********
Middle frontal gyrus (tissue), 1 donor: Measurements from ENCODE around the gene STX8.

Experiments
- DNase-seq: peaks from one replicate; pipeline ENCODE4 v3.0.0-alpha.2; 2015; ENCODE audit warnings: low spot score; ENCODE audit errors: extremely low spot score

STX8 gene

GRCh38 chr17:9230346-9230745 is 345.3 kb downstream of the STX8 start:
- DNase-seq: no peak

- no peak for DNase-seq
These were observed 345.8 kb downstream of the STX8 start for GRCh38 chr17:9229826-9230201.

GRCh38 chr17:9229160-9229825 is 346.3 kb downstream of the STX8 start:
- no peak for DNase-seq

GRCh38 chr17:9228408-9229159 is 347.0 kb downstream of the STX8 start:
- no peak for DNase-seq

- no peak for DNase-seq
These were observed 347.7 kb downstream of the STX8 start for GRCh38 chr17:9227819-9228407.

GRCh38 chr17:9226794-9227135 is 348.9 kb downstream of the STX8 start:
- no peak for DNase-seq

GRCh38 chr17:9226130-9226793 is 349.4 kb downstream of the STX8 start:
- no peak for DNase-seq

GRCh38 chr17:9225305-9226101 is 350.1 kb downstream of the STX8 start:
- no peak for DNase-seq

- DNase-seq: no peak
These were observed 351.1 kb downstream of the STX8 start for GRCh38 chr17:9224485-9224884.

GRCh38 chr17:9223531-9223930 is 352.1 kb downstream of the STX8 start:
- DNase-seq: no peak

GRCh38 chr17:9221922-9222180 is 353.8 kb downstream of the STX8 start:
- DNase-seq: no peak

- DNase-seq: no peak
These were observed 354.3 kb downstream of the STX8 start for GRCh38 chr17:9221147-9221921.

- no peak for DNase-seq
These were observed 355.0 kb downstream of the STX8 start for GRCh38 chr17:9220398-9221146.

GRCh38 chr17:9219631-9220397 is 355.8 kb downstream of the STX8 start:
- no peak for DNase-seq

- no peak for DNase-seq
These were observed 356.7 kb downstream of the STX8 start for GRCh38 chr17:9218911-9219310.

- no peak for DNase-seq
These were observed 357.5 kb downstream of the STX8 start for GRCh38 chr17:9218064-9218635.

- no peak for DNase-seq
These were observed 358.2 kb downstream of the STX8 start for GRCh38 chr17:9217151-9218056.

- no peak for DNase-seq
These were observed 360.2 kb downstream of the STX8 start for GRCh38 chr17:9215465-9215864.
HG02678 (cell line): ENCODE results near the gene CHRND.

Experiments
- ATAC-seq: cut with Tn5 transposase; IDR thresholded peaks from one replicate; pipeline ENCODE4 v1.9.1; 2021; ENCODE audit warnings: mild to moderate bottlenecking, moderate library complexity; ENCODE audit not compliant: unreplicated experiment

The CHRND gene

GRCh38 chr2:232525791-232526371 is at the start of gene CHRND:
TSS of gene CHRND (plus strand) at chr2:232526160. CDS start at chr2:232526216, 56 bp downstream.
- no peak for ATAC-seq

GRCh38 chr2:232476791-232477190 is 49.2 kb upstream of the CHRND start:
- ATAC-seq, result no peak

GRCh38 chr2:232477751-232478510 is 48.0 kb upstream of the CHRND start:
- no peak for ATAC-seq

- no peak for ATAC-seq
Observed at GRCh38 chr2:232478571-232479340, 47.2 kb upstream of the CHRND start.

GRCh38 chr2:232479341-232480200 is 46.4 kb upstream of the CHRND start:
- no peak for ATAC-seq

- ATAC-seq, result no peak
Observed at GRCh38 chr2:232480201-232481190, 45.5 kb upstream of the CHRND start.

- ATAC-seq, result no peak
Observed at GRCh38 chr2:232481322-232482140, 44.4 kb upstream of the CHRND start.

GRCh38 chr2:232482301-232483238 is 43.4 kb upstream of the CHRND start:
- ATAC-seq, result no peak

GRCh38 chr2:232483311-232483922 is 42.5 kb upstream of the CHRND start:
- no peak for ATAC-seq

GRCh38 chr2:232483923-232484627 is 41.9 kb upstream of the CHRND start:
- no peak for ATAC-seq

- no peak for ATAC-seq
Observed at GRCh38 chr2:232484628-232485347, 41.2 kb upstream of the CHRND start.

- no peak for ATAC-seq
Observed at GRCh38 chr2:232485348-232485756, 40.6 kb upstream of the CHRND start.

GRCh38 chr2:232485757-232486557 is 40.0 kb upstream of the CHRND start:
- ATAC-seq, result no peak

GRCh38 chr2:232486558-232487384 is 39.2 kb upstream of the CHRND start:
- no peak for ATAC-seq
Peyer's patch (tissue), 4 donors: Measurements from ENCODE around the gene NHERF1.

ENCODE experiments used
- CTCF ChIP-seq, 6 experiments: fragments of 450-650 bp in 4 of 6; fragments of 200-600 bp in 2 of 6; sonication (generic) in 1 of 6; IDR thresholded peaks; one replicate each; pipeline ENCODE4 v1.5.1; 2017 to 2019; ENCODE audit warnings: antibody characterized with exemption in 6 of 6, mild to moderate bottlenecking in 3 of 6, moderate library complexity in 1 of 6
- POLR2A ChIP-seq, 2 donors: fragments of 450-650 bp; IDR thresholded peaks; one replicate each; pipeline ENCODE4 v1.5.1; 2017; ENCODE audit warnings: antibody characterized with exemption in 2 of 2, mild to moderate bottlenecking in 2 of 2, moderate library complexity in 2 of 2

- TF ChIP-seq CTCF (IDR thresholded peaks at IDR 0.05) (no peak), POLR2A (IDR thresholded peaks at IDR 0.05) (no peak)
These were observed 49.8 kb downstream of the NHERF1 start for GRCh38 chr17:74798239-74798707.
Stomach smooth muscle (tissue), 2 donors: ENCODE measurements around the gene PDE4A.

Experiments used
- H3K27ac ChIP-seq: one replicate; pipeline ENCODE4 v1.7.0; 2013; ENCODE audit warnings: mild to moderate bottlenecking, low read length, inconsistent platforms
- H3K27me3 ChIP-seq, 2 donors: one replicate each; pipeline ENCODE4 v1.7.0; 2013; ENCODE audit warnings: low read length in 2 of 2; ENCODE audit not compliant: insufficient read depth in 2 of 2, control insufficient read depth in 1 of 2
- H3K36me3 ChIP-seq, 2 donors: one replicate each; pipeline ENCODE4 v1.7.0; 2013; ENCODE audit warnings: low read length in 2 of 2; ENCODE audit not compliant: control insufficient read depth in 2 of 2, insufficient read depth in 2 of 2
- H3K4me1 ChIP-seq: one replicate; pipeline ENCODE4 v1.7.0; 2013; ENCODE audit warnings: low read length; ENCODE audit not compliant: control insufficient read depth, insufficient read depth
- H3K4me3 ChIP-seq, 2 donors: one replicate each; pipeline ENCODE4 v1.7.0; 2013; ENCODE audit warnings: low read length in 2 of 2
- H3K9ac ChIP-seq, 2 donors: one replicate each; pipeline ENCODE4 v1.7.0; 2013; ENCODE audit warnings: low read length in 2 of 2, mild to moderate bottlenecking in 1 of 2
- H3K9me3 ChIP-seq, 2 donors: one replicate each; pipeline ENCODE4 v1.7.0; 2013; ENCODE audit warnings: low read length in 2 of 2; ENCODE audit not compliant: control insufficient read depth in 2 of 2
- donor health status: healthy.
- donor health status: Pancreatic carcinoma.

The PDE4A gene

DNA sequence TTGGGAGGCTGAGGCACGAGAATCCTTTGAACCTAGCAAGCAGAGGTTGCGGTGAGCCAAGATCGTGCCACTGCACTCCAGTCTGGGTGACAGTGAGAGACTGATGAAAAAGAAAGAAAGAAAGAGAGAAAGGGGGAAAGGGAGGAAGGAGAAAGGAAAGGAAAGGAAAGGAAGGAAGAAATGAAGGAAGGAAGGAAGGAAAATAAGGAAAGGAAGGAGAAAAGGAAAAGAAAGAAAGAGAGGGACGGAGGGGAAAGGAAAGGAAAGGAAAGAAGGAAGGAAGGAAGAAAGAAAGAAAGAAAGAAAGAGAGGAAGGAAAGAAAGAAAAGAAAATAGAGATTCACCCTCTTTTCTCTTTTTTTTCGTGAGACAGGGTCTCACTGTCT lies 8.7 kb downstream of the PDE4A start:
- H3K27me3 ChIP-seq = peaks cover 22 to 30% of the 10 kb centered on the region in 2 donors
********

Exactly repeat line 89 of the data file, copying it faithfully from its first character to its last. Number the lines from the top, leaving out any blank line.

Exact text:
- donor health status: healthy.